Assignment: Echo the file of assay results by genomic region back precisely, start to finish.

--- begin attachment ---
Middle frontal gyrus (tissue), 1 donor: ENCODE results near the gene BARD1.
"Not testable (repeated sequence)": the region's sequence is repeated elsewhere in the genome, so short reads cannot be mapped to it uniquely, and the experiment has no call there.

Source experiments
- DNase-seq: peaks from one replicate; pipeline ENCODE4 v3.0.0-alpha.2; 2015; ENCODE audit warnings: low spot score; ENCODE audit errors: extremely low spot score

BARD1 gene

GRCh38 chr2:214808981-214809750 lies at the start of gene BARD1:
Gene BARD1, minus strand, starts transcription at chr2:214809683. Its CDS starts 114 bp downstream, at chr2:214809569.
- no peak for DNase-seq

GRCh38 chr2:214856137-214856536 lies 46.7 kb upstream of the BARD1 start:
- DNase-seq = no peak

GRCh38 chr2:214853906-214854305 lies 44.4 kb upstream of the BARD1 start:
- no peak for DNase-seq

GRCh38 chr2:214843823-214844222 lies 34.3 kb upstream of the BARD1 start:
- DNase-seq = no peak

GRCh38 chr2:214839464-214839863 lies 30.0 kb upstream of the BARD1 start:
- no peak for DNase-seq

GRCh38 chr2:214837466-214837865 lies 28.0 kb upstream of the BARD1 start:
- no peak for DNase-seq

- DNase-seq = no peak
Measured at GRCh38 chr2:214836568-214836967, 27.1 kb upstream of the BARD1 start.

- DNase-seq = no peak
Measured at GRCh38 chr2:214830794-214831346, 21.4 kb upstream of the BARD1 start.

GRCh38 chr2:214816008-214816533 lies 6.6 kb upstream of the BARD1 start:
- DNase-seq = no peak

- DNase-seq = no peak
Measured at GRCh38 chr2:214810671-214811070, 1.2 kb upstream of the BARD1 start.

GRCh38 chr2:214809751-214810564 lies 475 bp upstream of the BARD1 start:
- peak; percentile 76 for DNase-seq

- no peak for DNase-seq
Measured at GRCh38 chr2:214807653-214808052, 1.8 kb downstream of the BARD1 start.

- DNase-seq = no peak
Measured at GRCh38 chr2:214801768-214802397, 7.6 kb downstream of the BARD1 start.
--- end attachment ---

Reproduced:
Middle frontal gyrus (tissue), 1 donor: ENCODE results near the gene BARD1.
"Not testable (repeated sequence)": the region's sequence is repeated elsewhere in the genome, so short reads cannot be mapped to it uniquely, and the experiment has no call there.

Source experiments
- DNase-seq: peaks from one replicate; pipeline ENCODE4 v3.0.0-alpha.2; 2015; ENCODE audit warnings: low spot score; ENCODE audit errors: extremely low spot score

BARD1 gene

GRCh38 chr2:214808981-214809750 lies at the start of gene BARD1:
Gene BARD1, minus strand, starts transcription at chr2:214809683. Its CDS starts 114 bp downstream, at chr2:214809569.
- no peak for DNase-seq

GRCh38 chr2:214856137-214856536 lies 46.7 kb upstream of the BARD1 start:
- DNase-seq = no peak

GRCh38 chr2:214853906-214854305 lies 44.4 kb upstream of the BARD1 start:
- no peak for DNase-seq

GRCh38 chr2:214843823-214844222 lies 34.3 kb upstream of the BARD1 start:
- DNase-seq = no peak

GRCh38 chr2:214839464-214839863 lies 30.0 kb upstream of the BARD1 start:
- no peak for DNase-seq

GRCh38 chr2:214837466-214837865 lies 28.0 kb upstream of the BARD1 start:
- no peak for DNase-seq

- DNase-seq = no peak
Measured at GRCh38 chr2:214836568-214836967, 27.1 kb upstream of the BARD1 start.

- DNase-seq = no peak
Measured at GRCh38 chr2:214830794-214831346, 21.4 kb upstream of the BARD1 start.

GRCh38 chr2:214816008-214816533 lies 6.6 kb upstream of the BARD1 start:
- DNase-seq = no peak

- DNase-seq = no peak
Measured at GRCh38 chr2:214810671-214811070, 1.2 kb upstream of the BARD1 start.

GRCh38 chr2:214809751-214810564 lies 475 bp upstream of the BARD1 start:
- peak; percentile 76 for DNase-seq

- no peak for DNase-seq
Measured at GRCh38 chr2:214807653-214808052, 1.8 kb downstream of the BARD1 start.

- DNase-seq = no peak
Measured at GRCh38 chr2:214801768-214802397, 7.6 kb downstream of the BARD1 start.